What is the Carhart Notch in Pure Tone Audiometry?

10 mins
21 December 2021


The Carhart notch is a notch in a bone conduction audiogram of more than 2 kHz, and was first described by Raymond Carhart, Ph.D., in 1950.



Stimulation of the ear via bone conducted vibrations is a well-established way to differentiate conductive from sensorineural hearing loss – but paradoxically, the accurate testing of bone conduction thresholds depends on normal middle ear function. Impairment of bone conducted vibrations, for example by stapes footplate fixation, results in raised thresholds by bone conduction. This effect arises across the frequency range and is related to the resonance properties of the ossicular chain. The result is a “notch” in the bone conduction audiogram which is more pronounced at 2 kHz as described by Carhart in 1950.



Carhart, R. (1950) Clinical application of bone conduction audiometry. Arch Otolaryngol 51, pages 798-808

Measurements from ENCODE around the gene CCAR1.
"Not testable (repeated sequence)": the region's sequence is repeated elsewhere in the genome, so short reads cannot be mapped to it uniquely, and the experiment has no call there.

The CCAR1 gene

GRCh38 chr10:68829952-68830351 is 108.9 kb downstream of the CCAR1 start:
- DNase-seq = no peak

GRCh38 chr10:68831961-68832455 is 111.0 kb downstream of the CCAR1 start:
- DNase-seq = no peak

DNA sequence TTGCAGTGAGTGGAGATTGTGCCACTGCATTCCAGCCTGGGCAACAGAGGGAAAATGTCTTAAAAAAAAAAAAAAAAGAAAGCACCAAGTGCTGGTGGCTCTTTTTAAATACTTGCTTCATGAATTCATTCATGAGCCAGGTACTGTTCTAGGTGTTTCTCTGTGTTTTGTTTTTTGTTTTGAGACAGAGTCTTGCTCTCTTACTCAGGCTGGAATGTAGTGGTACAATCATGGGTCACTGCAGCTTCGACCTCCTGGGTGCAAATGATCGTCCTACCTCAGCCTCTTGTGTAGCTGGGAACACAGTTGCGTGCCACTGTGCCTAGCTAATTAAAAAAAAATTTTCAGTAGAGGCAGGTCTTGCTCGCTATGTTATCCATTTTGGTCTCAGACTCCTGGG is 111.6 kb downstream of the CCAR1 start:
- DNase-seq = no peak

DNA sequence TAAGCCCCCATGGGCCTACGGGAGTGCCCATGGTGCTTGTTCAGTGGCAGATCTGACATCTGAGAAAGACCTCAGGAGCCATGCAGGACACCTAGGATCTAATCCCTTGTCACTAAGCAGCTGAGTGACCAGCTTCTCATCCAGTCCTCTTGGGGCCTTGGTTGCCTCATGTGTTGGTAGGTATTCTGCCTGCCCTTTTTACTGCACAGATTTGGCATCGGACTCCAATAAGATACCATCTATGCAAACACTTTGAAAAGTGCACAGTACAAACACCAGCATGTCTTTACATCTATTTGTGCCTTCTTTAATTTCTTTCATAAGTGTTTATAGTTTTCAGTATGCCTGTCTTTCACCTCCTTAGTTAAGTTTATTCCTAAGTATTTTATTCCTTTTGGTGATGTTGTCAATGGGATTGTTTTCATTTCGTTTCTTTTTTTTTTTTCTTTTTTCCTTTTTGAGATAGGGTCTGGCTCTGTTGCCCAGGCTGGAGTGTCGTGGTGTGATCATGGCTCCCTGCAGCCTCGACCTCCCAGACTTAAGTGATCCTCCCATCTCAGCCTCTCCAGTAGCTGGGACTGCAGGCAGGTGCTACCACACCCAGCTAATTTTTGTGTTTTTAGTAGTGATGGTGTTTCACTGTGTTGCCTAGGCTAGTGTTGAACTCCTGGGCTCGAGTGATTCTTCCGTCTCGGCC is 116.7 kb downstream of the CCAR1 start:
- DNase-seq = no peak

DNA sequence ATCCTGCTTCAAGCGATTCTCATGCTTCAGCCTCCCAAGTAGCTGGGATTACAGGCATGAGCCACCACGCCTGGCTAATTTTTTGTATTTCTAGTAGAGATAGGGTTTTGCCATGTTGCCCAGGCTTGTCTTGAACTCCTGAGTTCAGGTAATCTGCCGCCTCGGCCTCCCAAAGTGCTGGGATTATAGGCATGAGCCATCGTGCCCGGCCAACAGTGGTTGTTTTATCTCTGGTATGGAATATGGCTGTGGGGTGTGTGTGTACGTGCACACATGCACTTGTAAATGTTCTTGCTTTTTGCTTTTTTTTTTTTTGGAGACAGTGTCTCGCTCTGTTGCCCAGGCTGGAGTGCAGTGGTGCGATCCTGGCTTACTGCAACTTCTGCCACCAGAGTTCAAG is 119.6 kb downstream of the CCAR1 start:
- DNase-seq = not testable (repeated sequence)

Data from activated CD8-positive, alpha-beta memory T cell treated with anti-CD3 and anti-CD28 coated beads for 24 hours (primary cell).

Michael Maslin
After working for several years as an audiologist in the UK, Michael completed his Ph.D. in 2010 at The University of Manchester. The topic was plasticity of the human binaural auditory system. He then completed a 3-year post-doctoral research program that built directly on the underpinning work carried out during his Ph.D. In 2015, Michael joined the Interacoustics Academy, offering training and education in audiological and vestibular diagnostics worldwide. Michael now works for the University of Canterbury in Christchurch, New Zealand, exploring his research interests which include electrophysiological measurement of the central auditory system, and the development of clinical protocols and clinical techniques applied in areas such as paediatric audiology and vestibular assessment and management.

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